Written by Sexual Wellness Institute Therapist, Eric Anfinson, MS LMFT
Performance anxiety is a very common problem people run into when it comes to sex. There's pressure to please, be sexy, achieve erection or lubrication, have an orgasm, and so much more. It's no wonder so many people end up feeling expectation and pressure instead of anticipation and excitement around sex. This can lead to individuals or couples avoiding sex, intimacy, or even touch, as the problem continues to grow and build pressure the longer it goes unaddressed. Today I want to look at some of the primary causes of performance anxiety and a few ways to start working them out of your sex life.
The first thing I want to address is the way we think about sex. Even the question "How can I stop my sexual performance anxiety?" portrays a mindset that isn't helping. So many people see sex as a performance. A show to be put on and rated or judged. When we think of performing, we usually think of a stage, being in the spotlight and striving for that standing ovation. This way of seeing sex immediately creates its own pressure, and pressure creates anxiety. It's natural to want to please your partner and be a caring and considerate lover. However, when we're performing, we're not sharing the experience with them, we're leaving them out of the equation. So how do we start shifting this mindset?
Redefining Sexual Performance Success
When I ask people in my office how they would define a successful sexual experience I most commonly hear things like: "It was fun", "We felt connected", and "We got to share something intimate." Most people don't want to define successful intimacy as "we mashed our bits together until someone had an orgasm and then we were done." For some reason though, this is the idea that our society has landed on as "success." It's also typically couples or individuals with this idea of sex that are experiencing the most "performance" anxiety.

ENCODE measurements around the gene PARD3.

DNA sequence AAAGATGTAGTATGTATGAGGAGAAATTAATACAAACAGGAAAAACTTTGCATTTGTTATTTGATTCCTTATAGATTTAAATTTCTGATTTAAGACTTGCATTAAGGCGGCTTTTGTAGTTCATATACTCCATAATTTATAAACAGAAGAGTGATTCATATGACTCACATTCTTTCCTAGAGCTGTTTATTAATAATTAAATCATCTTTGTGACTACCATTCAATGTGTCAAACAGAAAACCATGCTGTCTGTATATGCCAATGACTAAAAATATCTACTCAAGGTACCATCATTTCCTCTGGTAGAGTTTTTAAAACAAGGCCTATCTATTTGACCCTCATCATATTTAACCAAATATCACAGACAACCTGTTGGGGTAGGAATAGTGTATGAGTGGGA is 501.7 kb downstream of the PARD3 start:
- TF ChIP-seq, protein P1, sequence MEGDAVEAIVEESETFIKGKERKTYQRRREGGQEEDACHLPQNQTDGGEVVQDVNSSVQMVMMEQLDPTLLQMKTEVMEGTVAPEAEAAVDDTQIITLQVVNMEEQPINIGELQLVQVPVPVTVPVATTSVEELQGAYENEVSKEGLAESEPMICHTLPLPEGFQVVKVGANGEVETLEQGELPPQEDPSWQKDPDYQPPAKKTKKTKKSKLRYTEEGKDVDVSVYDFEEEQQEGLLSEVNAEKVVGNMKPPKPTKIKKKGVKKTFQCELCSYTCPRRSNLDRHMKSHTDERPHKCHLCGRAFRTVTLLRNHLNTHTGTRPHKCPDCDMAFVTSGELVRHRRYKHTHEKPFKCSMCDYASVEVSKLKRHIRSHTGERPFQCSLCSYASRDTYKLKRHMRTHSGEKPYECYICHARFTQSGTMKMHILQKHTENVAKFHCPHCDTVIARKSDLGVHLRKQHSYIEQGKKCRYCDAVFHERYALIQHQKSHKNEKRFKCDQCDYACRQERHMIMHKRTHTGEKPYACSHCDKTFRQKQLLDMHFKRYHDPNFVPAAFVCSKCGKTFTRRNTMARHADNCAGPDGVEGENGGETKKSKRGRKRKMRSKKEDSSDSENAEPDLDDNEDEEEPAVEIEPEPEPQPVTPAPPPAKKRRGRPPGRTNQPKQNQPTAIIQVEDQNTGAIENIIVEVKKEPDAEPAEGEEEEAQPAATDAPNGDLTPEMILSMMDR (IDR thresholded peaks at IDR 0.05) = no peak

To start making this change, you can simply talk to your partner about how you'd each like to define successful intimacy. By broadening your definition of good intimacy, you reduce the pressure associated with sex. If success is a wider net, it's a whole lot easier to initiate knowing things can go well just by having the opportunity to feel connected to one another.
The next piece of the performance mindset I want to look at is the fact that so many people try to shoot for the moon with each instance of sexual intimacy. The reality is that the sex you have is going to exist on a bell curve. There will be days when the sex is stellar and times when it's pretty mediocre and that's ok! Trying to have the best sex ever, every single time, creates an incredible amount of pressure. The thing is, if you're communicating well and have a healthy definition of successful intimacy, even if mediocre sex is going to be nice, it's still sex! Beyond that, by talking about sex and working on it as a couple, you can skew your bell curve so that things are more positive more often. As long as you know that sometimes it's not going to be the best and that's ok, you can take some pressure off.
What happens if I fail?